Wes Hoolahan caught in Robbie Savage crossfire...but does he have a point?
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Robbie Savage talks a lot.
Sometimes he talks a lot of sense.
Sometimes he talks a lot of rubbish.
But as a former Premier League and international footballer with Wales his comments carry a certain amount of weight.
His recent comments around Ireland's reliance on Wes Hoolahan contain a lot of truth. However, they also show a degree of ignorance around Norwich City's talisman.
Responding to criticism of Martin O'Neill decision to leave out Hoolahan following Ireland's 1-1 draw against Georgia, Savage said: 'If he can pick a pass regularly, I'm sure he'd start every game for Norwich in the Championship.'
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In this instance Savage defeats his own argument in the very same sentence.
As the former midfielder points out, Hoolahan is 35 – how many players in their mid-30s start in every single Championship match? If Hoolahan were even five years younger then Daniel Farke would have him as one of the first names on the teamsheet. But time waits for no man and it is isn't an option that's open to the German. To also argue that Hoolahan can't pick a pass is ridiculous.
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But Savage goes on to make a valid point around Ireland's apparent reliance on the former Blackpool man. He can't figure out exactly why a nation of Ireland's size is so dependent on an ageing footballer in English football's second tier and how only a fit Seamus Coleman would be the only Ireland player to get into a first choice Wales XI. You can't really argue with any of that.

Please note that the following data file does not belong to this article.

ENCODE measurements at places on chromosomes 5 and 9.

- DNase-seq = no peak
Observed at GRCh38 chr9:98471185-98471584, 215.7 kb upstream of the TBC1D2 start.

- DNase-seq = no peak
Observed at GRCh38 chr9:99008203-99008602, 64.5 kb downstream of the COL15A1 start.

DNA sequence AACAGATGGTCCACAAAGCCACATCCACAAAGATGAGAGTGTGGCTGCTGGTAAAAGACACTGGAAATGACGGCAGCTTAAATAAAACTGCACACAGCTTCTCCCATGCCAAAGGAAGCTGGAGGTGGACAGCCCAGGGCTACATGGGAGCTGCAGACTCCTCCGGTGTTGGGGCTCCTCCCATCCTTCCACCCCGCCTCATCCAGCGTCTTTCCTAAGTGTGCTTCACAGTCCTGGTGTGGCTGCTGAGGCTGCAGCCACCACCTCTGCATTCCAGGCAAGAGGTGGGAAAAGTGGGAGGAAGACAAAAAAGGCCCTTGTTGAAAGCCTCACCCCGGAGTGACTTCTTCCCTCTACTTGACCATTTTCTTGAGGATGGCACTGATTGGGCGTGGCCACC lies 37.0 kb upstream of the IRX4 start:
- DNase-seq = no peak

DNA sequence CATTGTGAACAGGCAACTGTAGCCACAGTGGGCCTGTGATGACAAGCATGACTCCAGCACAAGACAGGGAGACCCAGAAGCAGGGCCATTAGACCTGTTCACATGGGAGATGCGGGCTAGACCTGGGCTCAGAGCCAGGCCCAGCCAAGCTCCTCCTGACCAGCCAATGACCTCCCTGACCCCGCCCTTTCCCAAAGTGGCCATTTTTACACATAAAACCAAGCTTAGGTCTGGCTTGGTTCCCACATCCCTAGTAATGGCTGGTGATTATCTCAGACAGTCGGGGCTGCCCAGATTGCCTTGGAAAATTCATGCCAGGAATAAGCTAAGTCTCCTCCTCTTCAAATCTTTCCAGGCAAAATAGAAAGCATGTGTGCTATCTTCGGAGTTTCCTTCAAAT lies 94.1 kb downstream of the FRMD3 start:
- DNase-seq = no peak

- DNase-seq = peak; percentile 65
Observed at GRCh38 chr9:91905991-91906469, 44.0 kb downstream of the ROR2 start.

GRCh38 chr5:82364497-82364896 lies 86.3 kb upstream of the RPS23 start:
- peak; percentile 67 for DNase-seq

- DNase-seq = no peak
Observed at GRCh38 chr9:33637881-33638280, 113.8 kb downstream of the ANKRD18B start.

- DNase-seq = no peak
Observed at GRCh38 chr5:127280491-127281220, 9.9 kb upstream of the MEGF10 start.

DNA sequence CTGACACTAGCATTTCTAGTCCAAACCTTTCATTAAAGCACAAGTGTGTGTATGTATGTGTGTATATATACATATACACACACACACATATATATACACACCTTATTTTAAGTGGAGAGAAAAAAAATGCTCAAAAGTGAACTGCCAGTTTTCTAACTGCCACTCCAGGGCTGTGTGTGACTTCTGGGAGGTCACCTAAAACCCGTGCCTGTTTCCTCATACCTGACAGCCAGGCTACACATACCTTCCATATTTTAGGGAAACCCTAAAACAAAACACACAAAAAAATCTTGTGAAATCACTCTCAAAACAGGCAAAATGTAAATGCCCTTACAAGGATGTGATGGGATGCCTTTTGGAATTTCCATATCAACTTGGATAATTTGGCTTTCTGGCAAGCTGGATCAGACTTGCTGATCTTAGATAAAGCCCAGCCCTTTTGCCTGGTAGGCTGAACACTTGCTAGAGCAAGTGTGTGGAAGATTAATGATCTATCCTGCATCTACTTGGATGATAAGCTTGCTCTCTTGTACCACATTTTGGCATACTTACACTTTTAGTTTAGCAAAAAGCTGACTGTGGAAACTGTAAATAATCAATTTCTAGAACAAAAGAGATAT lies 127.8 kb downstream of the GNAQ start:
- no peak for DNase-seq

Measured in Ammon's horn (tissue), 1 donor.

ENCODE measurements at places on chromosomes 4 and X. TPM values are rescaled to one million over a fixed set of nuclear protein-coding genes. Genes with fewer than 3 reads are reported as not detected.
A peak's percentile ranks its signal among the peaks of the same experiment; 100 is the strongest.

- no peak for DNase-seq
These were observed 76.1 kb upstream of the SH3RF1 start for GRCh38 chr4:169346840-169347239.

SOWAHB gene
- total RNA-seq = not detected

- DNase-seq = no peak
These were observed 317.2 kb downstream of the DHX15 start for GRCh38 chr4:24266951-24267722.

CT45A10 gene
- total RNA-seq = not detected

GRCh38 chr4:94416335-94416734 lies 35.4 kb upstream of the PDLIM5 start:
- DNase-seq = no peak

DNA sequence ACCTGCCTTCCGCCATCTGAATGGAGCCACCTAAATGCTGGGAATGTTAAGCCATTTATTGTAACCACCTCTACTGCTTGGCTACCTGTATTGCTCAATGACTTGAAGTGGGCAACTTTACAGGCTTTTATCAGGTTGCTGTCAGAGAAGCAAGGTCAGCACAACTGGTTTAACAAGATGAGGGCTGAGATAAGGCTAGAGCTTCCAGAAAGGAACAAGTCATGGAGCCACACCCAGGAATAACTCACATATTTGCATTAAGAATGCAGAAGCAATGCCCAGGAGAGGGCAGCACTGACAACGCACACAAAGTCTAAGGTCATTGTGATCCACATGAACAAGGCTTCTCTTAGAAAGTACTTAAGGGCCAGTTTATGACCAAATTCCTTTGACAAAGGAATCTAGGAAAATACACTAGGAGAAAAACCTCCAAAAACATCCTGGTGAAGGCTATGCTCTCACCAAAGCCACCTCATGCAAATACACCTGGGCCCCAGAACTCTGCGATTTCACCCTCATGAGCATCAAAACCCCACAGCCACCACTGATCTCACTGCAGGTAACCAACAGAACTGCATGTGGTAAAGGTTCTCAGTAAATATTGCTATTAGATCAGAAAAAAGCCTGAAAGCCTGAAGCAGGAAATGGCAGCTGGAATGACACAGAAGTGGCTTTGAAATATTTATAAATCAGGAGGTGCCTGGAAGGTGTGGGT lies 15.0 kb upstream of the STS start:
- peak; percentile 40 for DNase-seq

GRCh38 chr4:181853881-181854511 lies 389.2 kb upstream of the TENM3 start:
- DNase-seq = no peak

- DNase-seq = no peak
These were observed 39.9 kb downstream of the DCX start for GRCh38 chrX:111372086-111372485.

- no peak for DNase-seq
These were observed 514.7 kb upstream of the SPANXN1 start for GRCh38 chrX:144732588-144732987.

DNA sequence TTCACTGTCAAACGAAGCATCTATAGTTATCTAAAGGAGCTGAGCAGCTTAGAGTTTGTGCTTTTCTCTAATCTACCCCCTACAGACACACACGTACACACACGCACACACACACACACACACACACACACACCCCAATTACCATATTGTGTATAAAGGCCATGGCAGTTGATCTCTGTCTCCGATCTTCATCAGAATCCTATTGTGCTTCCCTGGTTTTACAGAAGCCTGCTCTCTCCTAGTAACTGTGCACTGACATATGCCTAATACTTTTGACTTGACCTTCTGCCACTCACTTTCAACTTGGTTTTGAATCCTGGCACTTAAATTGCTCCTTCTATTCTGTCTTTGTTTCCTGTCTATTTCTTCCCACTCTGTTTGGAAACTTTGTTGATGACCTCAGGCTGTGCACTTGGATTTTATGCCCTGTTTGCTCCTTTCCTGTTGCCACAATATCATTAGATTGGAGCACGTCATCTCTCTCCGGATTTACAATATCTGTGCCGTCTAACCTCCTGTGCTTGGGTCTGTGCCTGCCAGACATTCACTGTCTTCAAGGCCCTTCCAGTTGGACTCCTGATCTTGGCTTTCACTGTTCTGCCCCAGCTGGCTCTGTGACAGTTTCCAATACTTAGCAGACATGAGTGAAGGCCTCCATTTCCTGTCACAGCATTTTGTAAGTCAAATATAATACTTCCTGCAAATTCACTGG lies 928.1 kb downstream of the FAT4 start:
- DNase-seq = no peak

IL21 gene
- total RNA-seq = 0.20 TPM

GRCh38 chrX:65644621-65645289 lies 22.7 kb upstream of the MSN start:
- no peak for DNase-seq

It is Savage's job to be outspoken and whenever he opens his mouth he rarely fails to grab attention. How many more people now know about the package television channel eir Sport have been pushing as a result of his comments?
Controversy is the currency he deals in and his television bosses will have raised a toast to him for the inevitable awareness his comments managed to drum up.
Perhaps there's even more to it than that though. Ireland boss O'Neill helped mould Savage into a Premier League midfielder during their three years together at Leicester – criticism of his mentor wouldn't have gone down well with him. Just as any sort of criticism of Hoolahan doesn't go down well with Norwich fans.